It is not clear that many long-term service users would necessarily agree with this particular formulation. Psychological formulations can be written from very different psychological perspectives. In particular, different psychological models place very different emphases on the role of past events. Possibly the majority of psychological formulations focus, among other things, on the life experiences of the individual. They typically talk about the individual’s history and issues such as trauma and abuse. A core idea is that the individual has not processed or resolved events and circumstances from their past. This is important as clients will not infrequently be predisposed to assume that past events are the active causes of their current distress. As a result they will often see themselves as the relatively passive victim of their past. Their focus will then tend to be on what has happened to them in the past. In terms of the ideas we use to understand distress this can be seen as swapping one deterministic model for another; from the biological to the biographical.

Within this perspective of psychological formulations the distressed person is often referred to as a ‘client’ rather than a ‘patient’. While they are not necessarily seen as mentally ill they are usually described as ‘suffering from’ or ‘having’ a particular ‘condition’ or ‘disorder’. They are not seen as responsible for the origin of their distress and are not to blame because the cause of their distress is seen as the events and circumstances of their lives. The psychological help that is offered is invariably still referred to as ‘treatment’.  As a result, while this is not a medical model it has some of the same implications for where the power resides and the role of the distressed person.

As with the medical model clients could be forgiven for thinking that while labels such as ‘condition’ and ‘disorder’ absolve them from responsibility these labels appear to carry a lurking insinuation of abnormality. So while they explicitly absolve the person of responsibility, they can like the more medical models reinforce stigma.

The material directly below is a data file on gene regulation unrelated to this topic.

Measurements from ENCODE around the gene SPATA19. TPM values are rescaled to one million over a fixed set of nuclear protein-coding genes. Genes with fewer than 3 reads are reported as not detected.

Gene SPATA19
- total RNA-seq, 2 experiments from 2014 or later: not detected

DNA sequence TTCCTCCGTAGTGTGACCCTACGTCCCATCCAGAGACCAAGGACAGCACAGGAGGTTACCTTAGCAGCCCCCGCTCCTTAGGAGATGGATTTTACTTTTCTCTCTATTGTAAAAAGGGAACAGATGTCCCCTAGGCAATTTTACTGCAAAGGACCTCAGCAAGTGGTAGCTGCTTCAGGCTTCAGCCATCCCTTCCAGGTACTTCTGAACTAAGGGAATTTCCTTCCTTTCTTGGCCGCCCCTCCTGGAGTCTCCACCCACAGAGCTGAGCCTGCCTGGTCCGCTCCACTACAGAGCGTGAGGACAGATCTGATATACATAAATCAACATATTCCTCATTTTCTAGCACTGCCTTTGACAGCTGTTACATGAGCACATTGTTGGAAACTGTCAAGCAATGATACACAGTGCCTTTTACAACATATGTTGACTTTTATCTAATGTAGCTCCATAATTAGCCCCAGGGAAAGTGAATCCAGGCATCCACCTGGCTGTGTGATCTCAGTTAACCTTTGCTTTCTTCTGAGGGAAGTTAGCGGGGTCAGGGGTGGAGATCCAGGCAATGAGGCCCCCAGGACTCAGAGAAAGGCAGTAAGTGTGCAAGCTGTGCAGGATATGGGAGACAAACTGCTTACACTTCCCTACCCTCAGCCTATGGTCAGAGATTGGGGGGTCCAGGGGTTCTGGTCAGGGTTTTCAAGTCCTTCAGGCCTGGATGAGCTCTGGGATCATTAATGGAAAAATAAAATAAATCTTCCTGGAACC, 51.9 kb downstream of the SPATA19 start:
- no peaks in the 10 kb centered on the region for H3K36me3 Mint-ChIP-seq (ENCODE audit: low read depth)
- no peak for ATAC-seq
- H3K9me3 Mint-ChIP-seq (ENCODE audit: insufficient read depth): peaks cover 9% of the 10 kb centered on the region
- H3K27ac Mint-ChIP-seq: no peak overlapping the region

Furthermore, on one side of the power differential therapists frequently emphasise their professionalism, training and expertise.  In order to add the authority of science to their therapy they often also emphasise that their clinical practices are evidence-based. Presenting themselves and their practice in these ways, while entirely reasonable from one perspective, also tends to shape the power relationship between therapist and client. As a result there can still be a significant power differential and ‘distance’ between professional and client. This can, perhaps, be seen in the nervousness with which many clients will approach what is often called the ‘assessment session’ in the ‘consulting’ room. These terms tend to reinforce the relative passivity of the client.

One of the most talked about therapeutic approaches that uses formulation is Cognitive Behaviour therapy (CBT). The British Association of Behavioural and Cognitive Therapies (BABCP), which claims on its website that it is the lead organisation for CBT in the UK, states that “the therapist and client work together in changing the client’s behaviours, or their thinking patterns, or both of these”. This statement holds out the hope of a radical alternative to the medical model. The phrase “work together” suggests a fairly equal, collaborative relationship between therapist and client aimed at changing the client’s current thinking and behaviour.